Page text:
Media fact checking of speeches and debates by national news sources is increasing -- most national events which feature speakers now garner multiple news sources checking the accuracy of the speaker or debaters. To the detriment of local readers, however, I can remember only a few times when a Wheeling "newspaper" published one of the Associated Press' (their primary source for national news) fact checks. My hunch is that they often don't publish the AP's fact check because the article is usually a long one -- it takes up more space than the papers would like and, more importantly, because the fact checker's conclusion frequently is the opposite of the locals' version of the truth. For example, from the AP fact check of last night's debate:
A claim from the second presidential debate and how it stacks up with the facts:
DONALD TRUMP: "Hillary Clinton wants to put all the miners out of business . . . The (Environmental Protection Agency) is putting our energy companies out of business."
THE FACTS: Coal companies have been battered by the rise of natural gas production more than by Obama administration regulations — although those have not helped.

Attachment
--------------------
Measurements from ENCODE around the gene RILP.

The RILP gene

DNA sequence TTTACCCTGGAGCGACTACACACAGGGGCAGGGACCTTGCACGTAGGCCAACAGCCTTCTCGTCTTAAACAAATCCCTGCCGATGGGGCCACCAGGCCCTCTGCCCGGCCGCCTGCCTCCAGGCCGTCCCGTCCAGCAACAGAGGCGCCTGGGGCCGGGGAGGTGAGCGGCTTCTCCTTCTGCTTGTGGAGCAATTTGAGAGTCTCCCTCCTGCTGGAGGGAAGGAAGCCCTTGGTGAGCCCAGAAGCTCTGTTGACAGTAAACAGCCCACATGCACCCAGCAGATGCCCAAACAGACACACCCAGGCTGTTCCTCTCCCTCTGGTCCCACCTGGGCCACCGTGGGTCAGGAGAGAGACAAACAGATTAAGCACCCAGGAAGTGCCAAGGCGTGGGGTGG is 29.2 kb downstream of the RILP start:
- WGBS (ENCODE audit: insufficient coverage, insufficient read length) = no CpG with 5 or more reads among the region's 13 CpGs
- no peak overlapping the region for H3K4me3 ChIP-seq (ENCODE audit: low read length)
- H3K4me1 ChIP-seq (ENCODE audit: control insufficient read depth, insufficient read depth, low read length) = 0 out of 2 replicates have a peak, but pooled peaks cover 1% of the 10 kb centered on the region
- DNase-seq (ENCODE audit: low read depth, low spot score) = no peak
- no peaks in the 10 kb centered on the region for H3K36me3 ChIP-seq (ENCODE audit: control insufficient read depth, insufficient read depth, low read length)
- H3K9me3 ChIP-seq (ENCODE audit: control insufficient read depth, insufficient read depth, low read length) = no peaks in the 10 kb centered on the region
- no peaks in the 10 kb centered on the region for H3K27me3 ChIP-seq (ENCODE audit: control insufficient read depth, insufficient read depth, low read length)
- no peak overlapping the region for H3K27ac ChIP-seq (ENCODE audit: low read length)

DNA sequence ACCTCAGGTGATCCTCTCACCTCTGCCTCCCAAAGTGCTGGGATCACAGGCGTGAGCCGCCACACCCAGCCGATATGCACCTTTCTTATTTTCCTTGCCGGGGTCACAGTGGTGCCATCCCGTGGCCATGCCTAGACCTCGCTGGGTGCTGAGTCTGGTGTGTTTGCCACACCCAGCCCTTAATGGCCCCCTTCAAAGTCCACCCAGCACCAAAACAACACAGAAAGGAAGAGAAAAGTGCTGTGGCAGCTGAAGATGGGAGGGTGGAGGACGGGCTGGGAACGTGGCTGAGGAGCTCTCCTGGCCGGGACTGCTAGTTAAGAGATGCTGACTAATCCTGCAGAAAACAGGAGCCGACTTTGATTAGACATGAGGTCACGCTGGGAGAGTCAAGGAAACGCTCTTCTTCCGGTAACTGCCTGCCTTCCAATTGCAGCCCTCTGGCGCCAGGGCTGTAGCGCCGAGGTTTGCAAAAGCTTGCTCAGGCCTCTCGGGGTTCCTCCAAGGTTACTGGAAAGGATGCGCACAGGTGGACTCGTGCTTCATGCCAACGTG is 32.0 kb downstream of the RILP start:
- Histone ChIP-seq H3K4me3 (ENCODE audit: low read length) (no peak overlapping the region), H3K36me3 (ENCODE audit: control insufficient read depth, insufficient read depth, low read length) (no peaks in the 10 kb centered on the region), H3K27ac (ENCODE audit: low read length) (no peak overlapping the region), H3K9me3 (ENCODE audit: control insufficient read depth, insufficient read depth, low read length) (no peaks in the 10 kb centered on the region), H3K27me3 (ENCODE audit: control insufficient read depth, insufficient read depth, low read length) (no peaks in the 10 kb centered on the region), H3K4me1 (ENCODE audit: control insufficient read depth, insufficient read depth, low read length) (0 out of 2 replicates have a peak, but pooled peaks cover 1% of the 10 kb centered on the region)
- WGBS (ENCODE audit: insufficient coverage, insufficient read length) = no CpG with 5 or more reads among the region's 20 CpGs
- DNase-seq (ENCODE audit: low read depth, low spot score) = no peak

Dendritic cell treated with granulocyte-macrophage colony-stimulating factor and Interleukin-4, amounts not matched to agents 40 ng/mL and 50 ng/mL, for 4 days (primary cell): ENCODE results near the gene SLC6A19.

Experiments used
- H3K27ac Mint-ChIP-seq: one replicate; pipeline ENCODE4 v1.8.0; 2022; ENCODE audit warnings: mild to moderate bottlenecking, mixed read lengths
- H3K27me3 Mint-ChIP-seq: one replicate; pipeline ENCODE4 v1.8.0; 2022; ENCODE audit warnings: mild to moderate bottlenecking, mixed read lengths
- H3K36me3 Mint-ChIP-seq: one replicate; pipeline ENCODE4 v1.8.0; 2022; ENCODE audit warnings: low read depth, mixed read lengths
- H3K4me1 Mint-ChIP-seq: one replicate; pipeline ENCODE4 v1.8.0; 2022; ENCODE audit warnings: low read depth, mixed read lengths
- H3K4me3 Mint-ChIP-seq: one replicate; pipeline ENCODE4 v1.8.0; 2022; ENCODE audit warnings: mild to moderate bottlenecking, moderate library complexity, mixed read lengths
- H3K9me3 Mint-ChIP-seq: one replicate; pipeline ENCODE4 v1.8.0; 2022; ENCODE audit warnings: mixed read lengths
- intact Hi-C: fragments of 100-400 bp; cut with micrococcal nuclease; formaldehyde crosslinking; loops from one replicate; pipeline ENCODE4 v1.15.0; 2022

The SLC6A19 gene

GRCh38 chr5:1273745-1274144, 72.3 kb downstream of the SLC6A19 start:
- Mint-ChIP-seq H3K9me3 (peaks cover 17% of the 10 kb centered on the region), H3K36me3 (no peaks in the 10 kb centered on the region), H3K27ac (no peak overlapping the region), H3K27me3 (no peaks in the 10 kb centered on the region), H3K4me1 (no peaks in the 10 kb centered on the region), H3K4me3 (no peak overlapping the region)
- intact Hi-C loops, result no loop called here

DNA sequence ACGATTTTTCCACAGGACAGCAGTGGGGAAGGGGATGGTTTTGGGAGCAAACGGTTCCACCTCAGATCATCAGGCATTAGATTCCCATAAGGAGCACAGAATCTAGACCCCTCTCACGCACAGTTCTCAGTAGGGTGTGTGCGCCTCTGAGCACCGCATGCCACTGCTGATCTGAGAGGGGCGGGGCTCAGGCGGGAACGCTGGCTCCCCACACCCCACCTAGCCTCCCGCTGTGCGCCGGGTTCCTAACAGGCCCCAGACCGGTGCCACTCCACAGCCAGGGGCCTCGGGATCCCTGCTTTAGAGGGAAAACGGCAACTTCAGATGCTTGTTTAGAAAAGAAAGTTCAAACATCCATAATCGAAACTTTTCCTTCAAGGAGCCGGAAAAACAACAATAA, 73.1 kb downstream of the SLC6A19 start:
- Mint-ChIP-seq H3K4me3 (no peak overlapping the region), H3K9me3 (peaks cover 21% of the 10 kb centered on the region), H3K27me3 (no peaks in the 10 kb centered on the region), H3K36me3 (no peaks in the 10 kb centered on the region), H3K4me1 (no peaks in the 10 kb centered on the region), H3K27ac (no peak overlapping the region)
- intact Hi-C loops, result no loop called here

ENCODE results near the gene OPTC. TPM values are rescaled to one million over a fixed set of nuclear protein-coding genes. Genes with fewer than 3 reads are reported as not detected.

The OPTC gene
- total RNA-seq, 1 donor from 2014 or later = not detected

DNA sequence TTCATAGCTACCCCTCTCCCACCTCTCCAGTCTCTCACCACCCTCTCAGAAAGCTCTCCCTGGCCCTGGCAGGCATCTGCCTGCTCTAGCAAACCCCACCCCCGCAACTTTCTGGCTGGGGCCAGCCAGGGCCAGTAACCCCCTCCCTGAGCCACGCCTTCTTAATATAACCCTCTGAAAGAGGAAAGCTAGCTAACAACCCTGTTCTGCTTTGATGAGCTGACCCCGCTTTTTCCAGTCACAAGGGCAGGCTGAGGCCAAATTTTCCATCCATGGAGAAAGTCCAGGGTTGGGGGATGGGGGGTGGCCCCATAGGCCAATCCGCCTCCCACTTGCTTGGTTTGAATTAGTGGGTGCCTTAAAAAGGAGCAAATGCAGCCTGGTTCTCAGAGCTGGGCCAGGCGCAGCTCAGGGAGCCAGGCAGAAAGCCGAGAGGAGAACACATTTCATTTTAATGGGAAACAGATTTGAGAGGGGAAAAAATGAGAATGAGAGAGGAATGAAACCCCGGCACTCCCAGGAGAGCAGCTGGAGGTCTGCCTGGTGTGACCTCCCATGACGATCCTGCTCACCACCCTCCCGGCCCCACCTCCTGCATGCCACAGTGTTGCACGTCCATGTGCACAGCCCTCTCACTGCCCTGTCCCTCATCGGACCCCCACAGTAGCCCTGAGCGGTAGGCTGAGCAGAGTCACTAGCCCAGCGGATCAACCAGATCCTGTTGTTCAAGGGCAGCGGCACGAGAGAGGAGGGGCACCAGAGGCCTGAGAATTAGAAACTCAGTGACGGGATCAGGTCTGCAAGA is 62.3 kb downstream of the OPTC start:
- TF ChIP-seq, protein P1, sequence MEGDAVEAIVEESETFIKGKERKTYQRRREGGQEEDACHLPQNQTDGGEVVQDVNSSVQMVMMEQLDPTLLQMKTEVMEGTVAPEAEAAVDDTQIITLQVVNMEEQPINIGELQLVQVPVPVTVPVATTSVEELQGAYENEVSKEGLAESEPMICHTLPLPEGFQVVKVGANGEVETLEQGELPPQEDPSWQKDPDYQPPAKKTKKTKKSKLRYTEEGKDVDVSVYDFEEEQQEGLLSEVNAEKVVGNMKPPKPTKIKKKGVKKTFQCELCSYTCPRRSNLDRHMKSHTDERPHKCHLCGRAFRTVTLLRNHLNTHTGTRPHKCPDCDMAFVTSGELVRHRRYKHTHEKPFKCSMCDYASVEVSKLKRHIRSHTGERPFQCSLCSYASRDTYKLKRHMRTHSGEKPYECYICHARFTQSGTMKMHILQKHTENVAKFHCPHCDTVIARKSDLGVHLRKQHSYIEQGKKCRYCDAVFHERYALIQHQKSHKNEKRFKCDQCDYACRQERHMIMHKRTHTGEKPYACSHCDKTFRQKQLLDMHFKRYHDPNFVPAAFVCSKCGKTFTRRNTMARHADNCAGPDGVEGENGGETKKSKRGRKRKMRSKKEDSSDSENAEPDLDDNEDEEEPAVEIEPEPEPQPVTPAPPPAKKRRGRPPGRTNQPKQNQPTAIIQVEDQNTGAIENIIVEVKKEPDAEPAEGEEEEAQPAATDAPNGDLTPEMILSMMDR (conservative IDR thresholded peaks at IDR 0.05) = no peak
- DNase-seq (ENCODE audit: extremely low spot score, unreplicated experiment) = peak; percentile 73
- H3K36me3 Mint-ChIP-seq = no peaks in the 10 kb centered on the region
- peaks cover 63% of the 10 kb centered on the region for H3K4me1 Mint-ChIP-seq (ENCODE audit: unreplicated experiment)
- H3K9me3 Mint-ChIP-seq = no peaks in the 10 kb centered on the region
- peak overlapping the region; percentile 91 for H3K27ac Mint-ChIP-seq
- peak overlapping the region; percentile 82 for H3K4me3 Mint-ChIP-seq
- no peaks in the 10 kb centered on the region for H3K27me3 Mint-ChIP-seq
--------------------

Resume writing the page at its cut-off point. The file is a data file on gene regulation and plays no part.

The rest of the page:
A string of major coal companies has filed for bankruptcy in recent years, and layoffs and cutbacks have spread economic suffering through coal country. But despite Trump's claims about energy companies going out of business, these are boom times for natural gas extraction, mostly due to hydraulic fracturing, or fracking.
As for Clinton, she has said that a shift away from coal and fossil fuels is putting miners out of business, though Trump and others have sought to construe her words to mean she herself wants to put miners out of business. In fact she argues she has a policy to try to put out-of-work miners back to work and bring economic opportunity back into coal country.
Publishing such fact checks would obviously contradict the locals' couple-of-times-a-week editorials and run counter to their effort to elect Donald Trump.
Regular readers of this blog can probably guess that I enjoy reading the fact checkers. If you're interested: I thought that the Annenberg School of Public Policy did the most thorough job. I found the New York Times covered the major points well. The Washington Post provided excellent depth on a number of issues. Finally, using a different approach, NPR provided a transcript of the debate and then annotated it.